CommentPlus: pick of the papers

The ten must-read pieces from the Sunday papers.

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1. Nick Clegg's unexpectedly swift journey from idol to hate figure (Observer)

The Lib Dem leader will survive a backbench rebellion over tuition fees but his reputation is irreversibly changed, says Andrew Rawnsley.

2. Clegg's luck may be running out (Indepedent on Sunday)

Ed Miliband's poor showing hasn't stopped the Lib Dem leader being the bookies' favourite to be the first to lose his job, says John Rentoul.

3. Let's tax all those with free degrees (Sunday Times) (£)

The assumption is that the next generation should bear the cost of running our universities, says Jenni Russell. That is unfair. People who did well out of higher education should start paying back.

4. David Cameron needs to show us the leader, not the brand (Sunday Telegraph)

The Conservatives are turning out to be far more principled than their critics feared – but will people believe it, asks Janet Daley.

5. Rein in the fat-cat salaries or see public services suffer even more (Observer)

Will Hutton says that the current market in top people's pay is creating an imbalance in society that makes life less fair for everyone.

6. Blow the final whistle on Fifa's foul play (Independent on Sunday)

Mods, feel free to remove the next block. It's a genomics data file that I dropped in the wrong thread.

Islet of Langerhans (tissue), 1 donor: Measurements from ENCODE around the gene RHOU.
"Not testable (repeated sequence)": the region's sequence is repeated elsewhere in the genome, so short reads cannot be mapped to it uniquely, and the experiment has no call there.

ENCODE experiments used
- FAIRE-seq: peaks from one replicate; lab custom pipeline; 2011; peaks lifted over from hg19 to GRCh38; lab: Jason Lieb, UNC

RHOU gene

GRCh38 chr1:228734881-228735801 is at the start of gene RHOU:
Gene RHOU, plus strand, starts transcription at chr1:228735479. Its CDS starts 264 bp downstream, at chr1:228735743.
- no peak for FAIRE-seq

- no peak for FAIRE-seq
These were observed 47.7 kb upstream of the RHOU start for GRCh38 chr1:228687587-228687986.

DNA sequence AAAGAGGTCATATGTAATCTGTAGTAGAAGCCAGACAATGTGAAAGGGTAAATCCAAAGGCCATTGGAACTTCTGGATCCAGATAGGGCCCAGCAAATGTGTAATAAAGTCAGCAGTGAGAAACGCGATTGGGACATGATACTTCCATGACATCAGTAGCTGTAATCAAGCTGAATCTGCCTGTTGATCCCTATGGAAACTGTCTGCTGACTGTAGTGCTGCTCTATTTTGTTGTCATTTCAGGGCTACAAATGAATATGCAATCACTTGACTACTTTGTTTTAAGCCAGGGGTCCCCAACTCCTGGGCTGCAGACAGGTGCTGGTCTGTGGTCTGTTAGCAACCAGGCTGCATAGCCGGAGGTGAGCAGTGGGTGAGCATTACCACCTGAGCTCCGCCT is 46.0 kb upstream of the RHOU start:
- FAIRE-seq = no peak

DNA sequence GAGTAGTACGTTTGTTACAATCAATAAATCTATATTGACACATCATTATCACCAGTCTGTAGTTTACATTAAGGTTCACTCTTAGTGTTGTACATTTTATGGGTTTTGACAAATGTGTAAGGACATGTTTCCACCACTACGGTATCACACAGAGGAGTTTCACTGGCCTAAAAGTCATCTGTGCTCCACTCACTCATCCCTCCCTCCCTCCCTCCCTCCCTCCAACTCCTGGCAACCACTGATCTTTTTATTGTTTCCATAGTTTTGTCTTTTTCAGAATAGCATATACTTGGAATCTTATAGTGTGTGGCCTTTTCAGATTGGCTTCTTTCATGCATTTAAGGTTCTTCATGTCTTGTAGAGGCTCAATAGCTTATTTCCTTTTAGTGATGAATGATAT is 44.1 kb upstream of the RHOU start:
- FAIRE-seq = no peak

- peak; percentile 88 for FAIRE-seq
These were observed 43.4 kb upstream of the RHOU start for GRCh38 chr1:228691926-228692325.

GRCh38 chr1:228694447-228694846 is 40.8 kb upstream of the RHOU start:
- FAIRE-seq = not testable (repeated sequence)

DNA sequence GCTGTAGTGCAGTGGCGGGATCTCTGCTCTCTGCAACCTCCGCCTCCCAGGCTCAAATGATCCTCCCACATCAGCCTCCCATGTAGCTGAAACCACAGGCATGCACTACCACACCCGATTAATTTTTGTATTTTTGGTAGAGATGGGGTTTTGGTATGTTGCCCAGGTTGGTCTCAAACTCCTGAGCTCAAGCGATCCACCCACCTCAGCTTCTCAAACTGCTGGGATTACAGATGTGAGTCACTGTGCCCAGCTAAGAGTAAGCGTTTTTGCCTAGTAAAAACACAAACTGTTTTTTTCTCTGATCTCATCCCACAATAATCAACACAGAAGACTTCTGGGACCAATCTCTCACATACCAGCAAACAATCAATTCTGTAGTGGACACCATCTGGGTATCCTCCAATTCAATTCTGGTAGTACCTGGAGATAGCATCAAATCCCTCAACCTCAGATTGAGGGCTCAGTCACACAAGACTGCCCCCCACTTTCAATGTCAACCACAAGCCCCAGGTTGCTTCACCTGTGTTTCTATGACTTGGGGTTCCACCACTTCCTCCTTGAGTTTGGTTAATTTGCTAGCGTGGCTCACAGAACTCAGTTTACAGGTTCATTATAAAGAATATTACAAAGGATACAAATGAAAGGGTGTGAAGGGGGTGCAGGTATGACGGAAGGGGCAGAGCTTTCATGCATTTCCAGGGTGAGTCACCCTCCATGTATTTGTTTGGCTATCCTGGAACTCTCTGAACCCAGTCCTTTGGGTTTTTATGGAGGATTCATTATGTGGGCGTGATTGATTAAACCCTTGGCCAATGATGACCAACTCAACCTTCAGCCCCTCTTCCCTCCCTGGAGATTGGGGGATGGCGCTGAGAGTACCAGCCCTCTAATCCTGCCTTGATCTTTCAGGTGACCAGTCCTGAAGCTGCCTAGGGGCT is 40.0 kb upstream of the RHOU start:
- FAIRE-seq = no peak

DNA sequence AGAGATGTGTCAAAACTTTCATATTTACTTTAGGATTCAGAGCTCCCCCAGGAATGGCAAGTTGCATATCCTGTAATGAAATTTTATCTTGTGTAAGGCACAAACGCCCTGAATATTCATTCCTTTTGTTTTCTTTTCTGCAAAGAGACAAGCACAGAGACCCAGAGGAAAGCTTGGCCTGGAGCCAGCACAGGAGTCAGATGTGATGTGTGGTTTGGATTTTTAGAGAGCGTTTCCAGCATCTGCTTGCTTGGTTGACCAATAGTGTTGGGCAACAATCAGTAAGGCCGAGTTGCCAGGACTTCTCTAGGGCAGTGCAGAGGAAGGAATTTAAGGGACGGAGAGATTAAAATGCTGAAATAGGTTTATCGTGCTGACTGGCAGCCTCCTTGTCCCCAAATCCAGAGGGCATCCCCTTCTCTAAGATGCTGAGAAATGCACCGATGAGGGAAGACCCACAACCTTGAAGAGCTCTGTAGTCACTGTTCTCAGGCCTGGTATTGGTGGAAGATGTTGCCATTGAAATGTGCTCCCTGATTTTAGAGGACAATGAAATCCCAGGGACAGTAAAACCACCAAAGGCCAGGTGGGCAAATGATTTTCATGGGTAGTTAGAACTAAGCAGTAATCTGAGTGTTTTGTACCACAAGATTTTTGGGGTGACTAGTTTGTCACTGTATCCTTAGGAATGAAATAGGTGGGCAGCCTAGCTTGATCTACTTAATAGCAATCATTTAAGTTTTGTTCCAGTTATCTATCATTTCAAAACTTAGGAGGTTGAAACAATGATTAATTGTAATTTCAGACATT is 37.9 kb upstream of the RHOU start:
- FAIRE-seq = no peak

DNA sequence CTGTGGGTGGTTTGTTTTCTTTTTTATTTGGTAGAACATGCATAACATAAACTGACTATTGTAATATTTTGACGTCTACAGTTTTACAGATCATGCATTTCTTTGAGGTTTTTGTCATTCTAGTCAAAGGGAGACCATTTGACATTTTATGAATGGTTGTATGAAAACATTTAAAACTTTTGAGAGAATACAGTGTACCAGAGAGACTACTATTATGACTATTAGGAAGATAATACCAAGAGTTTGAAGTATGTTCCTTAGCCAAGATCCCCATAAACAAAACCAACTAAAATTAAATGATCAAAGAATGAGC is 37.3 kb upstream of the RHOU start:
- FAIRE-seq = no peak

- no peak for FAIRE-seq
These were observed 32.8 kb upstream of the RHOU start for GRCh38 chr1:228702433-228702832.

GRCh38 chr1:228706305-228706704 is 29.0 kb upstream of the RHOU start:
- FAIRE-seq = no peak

Our politicians should get involved in bringing accountability to a body drunk with power and indifferent to public opinion, says David Mellor.

7. Nick Clegg should forget his wobble and whip his party into line (Sunday Telegraph)

The Lib Dems cannot take the moral high ground and remain a potent force in the coalition, says Matthew d'Ancona.

8. Poverty can't end without the notion of stigma (Sunday Times) (£)

Minette Marrin says that you cannot target the neediest in order to raise them out of poverty if you refuse to target anyone at all for fear of stigmatising them.

9. Europe shouldn't pick at Ireland's bones (Observer)

Nick Cohen argues that the reparations foisted on Ireland condemn its taxpayers to a bleak future.

10. Is George Osborne more powerful than David Cameron? (Sunday Telegraph)

Tim Montgomerie explains why the Chancellor is the Conservative Party's key man.